Australia's anti-Twitter troll crusade hits single digits

Despite a large anti-trolls campaign from the Australian government against the "arrogant" Twitter, the company has revealed that the government asked for user data from Twitter less than 10 times in the last six months of 2012.
Written by Josh Taylor, Contributor

Despite Communications Minister Stephen Conroy calling Twitter "arrogant" for not cooperating with the Australian government, Twitter has revealed that the government asked for user data from Twitter less than 10 times in the last six months of 2012.

In September last year, Conroy took aim at the social-networking site, saying that the company was behaving "arrogantly" in not complying with Australian laws around cooperation with law enforcement in Australia, in particular around preserving data for criminal investigations.

"Twitter, an American company, they think they are above our laws, they think they are above laws in America," he said.

"They just believe they don't have to take any notice of the Australian public, any notice of the Australian laws, and they think they can behave this arrogantly."

His comments came after a number of complaints of so-called "trolling" and cyberbullying on Twitter.

But Twitter's own reporting shows that Australian government agencies do not currently seek much data from it.

Twitter's latest transparency report, released today, shows that Twitter received 1,009 request for information in the second half of 2012, up from 849 requests in the first half of 2012.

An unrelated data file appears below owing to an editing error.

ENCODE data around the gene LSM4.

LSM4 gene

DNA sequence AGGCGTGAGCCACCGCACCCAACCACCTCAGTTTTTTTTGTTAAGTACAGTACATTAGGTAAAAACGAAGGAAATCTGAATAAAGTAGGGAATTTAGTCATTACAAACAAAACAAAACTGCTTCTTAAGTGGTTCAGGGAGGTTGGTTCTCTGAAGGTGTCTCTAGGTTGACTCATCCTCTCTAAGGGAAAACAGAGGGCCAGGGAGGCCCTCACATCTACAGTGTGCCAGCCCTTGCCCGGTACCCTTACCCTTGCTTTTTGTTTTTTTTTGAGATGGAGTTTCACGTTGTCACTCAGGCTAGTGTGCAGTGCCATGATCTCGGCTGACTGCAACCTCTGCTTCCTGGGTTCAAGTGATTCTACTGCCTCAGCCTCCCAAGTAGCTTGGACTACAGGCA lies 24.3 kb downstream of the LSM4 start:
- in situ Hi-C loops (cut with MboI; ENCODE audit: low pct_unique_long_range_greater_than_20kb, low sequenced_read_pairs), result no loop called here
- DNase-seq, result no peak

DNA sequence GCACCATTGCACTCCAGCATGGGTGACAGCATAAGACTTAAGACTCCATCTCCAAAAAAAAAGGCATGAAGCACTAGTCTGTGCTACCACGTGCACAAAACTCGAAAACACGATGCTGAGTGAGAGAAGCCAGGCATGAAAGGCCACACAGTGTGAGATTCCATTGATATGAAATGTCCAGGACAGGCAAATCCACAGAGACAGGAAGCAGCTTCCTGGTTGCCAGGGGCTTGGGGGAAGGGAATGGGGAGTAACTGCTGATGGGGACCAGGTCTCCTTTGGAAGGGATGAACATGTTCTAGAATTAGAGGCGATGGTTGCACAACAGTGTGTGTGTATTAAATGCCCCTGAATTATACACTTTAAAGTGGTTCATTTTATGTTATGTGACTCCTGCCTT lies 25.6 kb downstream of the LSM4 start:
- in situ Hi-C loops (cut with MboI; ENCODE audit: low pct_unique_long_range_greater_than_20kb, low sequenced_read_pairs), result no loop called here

Australia made fewer than 10 requests for information in the last period, relating to fewer than 10 accounts. The United States, by comparison, made 815 requests for 1,145 accounts, while Brazil and the UK made 34 and 25 requests, respectively. Australia's requests for information were only successful 20 percent of the time.

Twitter has said that it will cooperate with requests made by Australian law-enforcement agencies, provided they go through the proper channels. According to the website's law-enforcement page, requests must be issued from a US court either through the mutual legal assistance treaty or a letter rogatory.

Just one request for the removal of content came from Australian government agencies in the last six months of 2012.

Earlier this month, the Australian government launched a six-page policy document for complaints handling on social-networking sites that has the support of YouTube, Facebook, Yahoo, and Microsoft. Twitter has yet to sign on to the policy.

It comes as Twitter is expected to open an office in Sydney imminently.

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